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Power

Bill Gates Investing $2 Billion In Renewables 225 225

Posted by Soulskill
from the go-big-or-go-home dept.
An anonymous reader writes: Bill Gates has dumped a billion dollars into renewables, and now he's ready to double down. Gates announced he will increase his investment in renewable energy technologies to $2 billion in an attempt to "bend the curve" on limiting climate change. He is focusing on risky investments that favor "breakthrough" technologies because he thinks incremental improvements to existing tech won't be enough to meet energy needs while avoiding a climate catastrophe. He says, "There's no battery technology that's even close to allowing us to take all of our energy from renewables and be able to use battery storage in order to deal not only with the 24-hour cycle but also with long periods of time where it's cloudy and you don't have sun or you don't have wind. Power is about reliability. We need to get something that works reliably." At the same time, Gates rejected calls to divest himself and his charitable foundation of investments in fossil fuel companies.
Power

Samsung Nanotech Breakthrough Nearly Doubles Li-Ion Battery Capacity 122 122

Posted by timothy
from the don't-worry-phone-makers-will-keep-up dept.
The Korea Times reports that Samsung researchers have published in Nature Communications the results of research (here's the abstract) that could lead to vastly greater storage capacity for lithium-ion batteries. The researchers, by growing graphene on silicon anodes, were able to preserve the shape of the anodes, an outcome which has formerly eluded battery designers: silicon tends to deform over numerous charging cycles. From the linked abstract: Here we report direct graphene growth over silicon nanoparticles without silicon carbide formation. The graphene layers anchored onto the silicon surface accommodate the volume expansion of silicon via a sliding process between adjacent graphene layers. When paired with a commercial lithium cobalt oxide cathode, the silicon carbide-free graphene coating allows the full cell to reach volumetric energy densities of 972 and 700Whl1 at first and 200th cycle, respectively, 1.8 and 1.5 times higher than those of current commercial lithium-ion batteries. Also at ZDNet.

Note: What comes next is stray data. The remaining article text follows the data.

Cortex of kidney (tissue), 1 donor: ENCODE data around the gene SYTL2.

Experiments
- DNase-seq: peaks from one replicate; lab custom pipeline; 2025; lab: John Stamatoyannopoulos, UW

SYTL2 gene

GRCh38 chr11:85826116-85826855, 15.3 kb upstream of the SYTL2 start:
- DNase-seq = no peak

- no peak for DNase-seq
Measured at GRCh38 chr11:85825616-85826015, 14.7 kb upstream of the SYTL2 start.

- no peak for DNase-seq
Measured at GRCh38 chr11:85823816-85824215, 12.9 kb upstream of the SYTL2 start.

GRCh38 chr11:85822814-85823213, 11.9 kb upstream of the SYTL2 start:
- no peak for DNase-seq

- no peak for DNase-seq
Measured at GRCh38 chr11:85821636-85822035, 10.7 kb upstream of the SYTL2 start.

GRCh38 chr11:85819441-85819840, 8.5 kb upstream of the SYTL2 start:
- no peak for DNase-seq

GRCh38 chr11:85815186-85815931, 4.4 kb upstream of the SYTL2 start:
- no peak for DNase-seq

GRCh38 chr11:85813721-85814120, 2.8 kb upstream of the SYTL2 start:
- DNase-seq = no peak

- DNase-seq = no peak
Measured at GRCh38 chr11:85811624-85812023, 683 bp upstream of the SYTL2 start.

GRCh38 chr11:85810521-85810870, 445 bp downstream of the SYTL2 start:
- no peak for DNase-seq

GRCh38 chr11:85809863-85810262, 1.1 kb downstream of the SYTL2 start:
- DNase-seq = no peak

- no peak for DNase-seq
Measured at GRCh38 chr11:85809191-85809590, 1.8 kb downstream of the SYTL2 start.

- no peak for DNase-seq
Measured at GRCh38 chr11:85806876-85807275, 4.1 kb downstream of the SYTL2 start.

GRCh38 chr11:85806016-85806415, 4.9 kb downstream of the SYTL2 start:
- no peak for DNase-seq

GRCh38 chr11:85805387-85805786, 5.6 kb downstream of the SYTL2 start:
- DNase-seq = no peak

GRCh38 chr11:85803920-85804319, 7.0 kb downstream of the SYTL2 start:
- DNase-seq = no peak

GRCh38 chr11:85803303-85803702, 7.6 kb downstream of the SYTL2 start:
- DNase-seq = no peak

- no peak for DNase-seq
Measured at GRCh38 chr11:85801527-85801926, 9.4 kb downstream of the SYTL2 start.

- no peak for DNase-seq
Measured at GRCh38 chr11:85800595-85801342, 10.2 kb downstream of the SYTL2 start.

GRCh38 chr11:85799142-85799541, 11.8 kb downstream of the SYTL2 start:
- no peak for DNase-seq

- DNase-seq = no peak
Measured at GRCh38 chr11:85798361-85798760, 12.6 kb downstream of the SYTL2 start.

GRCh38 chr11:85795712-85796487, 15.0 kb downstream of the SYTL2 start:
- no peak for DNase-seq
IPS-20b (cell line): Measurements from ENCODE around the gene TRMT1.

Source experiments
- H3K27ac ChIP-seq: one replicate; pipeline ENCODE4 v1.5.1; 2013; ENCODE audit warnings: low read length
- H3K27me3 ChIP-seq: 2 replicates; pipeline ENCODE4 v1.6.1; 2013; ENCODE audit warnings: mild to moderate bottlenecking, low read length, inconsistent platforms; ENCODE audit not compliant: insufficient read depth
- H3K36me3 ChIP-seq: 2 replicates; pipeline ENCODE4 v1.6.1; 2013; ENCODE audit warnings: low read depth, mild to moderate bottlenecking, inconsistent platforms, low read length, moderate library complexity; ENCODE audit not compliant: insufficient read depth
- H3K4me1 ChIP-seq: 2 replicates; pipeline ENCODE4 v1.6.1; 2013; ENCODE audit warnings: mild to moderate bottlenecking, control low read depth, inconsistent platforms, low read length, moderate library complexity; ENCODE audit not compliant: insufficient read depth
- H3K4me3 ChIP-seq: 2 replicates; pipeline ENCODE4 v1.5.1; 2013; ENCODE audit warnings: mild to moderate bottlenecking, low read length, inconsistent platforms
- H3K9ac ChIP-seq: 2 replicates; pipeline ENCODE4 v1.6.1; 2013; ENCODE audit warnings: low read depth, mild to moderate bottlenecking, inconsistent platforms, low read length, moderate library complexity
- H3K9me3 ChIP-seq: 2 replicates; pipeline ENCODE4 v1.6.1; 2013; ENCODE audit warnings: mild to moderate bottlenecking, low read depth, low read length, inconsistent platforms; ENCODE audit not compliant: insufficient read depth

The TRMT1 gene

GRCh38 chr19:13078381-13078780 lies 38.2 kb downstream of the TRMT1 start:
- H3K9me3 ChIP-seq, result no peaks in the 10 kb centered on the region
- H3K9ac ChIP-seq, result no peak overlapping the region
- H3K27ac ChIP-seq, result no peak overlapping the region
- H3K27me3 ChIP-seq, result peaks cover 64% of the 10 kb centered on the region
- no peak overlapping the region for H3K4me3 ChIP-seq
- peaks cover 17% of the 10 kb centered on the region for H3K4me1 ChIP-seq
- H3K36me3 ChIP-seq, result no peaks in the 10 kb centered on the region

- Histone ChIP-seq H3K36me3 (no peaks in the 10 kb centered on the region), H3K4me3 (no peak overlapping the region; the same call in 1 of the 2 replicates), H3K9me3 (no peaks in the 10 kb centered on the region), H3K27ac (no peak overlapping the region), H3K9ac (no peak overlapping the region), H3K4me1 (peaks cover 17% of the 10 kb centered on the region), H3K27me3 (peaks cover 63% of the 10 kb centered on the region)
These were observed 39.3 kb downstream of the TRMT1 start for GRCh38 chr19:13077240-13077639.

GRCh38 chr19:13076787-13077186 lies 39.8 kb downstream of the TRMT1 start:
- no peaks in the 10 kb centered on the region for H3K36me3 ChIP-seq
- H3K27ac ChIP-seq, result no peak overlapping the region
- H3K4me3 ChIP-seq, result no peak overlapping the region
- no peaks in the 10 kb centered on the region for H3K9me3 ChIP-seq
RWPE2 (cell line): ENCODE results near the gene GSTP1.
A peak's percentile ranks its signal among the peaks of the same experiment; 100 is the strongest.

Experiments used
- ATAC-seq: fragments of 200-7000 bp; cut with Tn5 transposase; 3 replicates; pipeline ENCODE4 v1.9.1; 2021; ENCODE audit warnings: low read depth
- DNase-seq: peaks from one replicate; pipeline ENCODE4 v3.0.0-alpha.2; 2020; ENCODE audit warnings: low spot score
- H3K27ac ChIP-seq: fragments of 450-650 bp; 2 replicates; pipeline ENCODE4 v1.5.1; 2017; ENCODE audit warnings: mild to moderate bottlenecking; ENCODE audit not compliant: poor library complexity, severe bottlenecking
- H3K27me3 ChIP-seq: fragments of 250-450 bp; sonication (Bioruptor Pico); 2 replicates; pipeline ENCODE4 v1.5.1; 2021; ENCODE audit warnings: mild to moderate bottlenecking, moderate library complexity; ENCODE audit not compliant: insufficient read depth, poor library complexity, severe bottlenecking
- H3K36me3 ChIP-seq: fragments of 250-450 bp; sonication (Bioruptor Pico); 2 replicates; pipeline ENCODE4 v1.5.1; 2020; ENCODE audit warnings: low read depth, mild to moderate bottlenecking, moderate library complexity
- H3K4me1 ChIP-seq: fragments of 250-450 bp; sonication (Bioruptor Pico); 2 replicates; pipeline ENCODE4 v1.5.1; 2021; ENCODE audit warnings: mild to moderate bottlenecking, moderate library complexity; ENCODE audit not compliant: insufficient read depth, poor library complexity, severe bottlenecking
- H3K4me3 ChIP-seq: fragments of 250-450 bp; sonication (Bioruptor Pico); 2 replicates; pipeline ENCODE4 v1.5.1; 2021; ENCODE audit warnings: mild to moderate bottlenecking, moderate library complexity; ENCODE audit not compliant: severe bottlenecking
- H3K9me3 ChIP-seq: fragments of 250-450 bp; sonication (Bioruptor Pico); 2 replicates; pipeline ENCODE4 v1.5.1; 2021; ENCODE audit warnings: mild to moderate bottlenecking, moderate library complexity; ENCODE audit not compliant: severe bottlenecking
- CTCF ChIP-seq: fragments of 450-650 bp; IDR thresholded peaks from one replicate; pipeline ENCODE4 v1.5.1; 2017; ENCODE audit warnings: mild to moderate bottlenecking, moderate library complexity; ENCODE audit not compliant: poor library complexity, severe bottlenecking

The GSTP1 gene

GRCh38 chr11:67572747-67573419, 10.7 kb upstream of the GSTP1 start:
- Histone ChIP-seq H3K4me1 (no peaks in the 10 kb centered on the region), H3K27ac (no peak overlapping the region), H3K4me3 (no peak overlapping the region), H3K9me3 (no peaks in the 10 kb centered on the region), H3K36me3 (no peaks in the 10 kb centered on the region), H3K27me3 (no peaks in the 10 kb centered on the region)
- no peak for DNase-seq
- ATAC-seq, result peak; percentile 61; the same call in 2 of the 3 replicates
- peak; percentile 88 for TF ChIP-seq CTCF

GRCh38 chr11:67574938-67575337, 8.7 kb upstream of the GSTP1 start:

Encryption

Ask Slashdot: Keeping Cloud Data Encrypted Without Cross-Platform Pain? 107 107

Posted by timothy
from the thrice-distilled-optimism dept.
bromoseltzer writes: I use cloud storage to hold many gigs of personal files that I'd just as soon were not targets for casual data mining. (Google: I'm thinking of you.) I want to access them from Linux, Windows, and Android devices. I have been using encfs, which does the job for Linux fairly well (despite some well-known issues), but Windows and Android don't seem to have working clients. I really want to map a file system of encrypted files and encrypted names to a local unencrypted filesystem — the way encfs works. What solutions do Slashdot readers recommend? Ideal would be a competitive cloud storage service like Dropbox or Google Drive that provides trustworthy encryption with suitable clients. Is there anything like that?
Data Storage

When Will Your Hard Drive Fail? 297 297

Posted by timothy
from the worst-possible-moment dept.